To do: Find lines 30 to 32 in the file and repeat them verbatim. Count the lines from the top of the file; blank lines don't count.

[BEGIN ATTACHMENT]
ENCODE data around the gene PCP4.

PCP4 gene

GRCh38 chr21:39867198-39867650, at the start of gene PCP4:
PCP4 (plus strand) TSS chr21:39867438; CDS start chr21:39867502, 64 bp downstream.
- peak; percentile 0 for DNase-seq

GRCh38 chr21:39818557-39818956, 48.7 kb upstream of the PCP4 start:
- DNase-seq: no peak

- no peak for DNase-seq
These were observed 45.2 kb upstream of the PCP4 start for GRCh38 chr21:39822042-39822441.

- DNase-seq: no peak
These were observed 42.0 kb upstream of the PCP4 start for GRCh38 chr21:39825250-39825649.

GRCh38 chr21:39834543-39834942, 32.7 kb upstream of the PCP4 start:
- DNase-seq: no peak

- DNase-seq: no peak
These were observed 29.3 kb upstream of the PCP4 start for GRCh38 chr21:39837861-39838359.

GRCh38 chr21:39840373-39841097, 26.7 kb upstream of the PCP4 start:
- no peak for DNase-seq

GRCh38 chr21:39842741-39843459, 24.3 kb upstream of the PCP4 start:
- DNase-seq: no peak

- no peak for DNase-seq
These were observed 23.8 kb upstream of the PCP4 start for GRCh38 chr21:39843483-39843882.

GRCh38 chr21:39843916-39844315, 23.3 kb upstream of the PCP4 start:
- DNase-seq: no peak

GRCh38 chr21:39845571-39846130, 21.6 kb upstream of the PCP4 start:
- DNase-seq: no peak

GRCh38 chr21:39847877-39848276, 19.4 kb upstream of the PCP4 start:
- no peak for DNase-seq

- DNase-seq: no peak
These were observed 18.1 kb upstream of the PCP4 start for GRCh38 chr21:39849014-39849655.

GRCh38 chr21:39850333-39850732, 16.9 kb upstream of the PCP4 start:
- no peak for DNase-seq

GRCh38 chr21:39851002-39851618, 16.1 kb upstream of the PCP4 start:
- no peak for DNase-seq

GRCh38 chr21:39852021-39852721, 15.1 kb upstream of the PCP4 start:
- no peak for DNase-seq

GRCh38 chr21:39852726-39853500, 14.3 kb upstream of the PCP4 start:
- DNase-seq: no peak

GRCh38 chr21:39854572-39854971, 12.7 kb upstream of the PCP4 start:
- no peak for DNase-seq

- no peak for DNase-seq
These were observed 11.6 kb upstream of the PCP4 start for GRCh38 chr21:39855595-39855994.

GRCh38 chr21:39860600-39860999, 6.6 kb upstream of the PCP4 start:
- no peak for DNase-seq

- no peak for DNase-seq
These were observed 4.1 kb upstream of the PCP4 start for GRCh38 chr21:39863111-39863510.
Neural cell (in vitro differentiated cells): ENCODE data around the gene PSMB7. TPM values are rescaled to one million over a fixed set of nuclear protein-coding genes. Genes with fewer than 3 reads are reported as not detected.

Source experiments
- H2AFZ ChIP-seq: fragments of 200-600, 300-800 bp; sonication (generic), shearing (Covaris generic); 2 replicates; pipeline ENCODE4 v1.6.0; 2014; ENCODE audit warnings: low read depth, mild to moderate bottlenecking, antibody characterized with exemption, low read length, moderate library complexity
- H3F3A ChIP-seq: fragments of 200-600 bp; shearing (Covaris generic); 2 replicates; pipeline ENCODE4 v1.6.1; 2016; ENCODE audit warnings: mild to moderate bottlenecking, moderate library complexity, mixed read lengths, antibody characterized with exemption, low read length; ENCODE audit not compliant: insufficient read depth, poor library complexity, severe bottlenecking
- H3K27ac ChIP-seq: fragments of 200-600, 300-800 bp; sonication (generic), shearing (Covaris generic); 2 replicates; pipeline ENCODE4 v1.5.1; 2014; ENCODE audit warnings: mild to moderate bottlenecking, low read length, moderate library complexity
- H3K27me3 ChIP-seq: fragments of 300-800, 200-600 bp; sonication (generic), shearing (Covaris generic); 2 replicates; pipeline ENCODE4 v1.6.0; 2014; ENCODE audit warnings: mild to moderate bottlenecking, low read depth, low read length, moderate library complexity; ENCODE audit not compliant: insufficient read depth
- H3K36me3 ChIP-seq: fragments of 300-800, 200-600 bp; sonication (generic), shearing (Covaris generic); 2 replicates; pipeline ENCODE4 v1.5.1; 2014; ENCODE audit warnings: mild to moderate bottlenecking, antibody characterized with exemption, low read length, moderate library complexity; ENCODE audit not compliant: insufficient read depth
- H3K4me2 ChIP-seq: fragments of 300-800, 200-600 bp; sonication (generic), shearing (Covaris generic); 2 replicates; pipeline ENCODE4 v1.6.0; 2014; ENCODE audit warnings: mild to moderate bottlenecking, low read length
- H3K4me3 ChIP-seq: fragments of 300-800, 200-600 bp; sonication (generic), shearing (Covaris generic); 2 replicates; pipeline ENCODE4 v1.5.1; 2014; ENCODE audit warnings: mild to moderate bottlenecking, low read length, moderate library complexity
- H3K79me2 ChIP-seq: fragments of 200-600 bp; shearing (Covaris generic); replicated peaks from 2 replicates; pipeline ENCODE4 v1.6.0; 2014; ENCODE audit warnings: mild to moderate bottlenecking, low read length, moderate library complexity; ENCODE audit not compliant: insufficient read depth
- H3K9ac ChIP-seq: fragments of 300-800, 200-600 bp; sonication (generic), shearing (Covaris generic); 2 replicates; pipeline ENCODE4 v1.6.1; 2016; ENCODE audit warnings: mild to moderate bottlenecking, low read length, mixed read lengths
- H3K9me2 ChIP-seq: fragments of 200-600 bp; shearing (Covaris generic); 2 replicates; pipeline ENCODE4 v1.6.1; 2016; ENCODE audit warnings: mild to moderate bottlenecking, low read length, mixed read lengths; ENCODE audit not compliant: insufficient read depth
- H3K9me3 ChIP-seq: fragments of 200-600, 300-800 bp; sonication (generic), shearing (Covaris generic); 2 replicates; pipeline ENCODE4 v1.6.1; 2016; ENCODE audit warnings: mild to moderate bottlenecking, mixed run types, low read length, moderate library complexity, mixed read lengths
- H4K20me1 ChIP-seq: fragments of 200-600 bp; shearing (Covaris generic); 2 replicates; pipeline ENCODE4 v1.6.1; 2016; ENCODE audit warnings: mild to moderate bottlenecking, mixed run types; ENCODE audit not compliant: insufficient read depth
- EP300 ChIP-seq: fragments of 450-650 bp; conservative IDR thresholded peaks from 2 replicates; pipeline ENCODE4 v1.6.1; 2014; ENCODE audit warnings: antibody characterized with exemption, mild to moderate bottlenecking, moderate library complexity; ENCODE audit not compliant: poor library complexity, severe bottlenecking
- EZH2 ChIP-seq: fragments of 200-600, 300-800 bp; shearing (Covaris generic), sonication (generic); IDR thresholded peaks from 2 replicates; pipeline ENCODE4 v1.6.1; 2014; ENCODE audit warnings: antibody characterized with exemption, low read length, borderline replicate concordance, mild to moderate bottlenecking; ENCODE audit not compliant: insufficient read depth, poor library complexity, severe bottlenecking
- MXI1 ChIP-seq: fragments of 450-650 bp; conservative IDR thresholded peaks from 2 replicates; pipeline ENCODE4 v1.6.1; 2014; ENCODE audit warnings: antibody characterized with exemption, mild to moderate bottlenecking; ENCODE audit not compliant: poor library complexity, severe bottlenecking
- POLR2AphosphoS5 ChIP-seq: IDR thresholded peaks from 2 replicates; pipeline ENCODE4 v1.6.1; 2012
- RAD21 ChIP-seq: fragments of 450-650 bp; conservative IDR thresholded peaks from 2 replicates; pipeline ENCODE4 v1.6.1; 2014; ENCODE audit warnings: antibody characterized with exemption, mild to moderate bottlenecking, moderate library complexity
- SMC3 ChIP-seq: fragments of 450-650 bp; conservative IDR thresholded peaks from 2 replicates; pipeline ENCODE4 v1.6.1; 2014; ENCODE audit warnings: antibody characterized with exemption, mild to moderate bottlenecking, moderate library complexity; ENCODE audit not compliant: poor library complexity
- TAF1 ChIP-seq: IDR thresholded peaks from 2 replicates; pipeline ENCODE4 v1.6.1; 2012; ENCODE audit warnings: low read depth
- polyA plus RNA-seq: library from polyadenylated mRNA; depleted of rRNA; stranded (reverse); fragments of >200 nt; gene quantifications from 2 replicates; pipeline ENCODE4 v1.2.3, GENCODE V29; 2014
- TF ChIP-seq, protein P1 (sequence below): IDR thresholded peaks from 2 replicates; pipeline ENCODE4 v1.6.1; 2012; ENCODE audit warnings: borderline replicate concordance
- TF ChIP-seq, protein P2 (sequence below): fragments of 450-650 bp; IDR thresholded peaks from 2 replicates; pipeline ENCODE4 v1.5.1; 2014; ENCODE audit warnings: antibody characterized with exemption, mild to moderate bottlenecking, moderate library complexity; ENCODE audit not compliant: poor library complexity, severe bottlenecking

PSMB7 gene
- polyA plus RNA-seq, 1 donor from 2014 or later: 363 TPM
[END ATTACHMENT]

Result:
GRCh38 chr21:39850333-39850732, 16.9 kb upstream of the PCP4 start:
- no peak for DNase-seq

GRCh38 chr21:39851002-39851618, 16.1 kb upstream of the PCP4 start: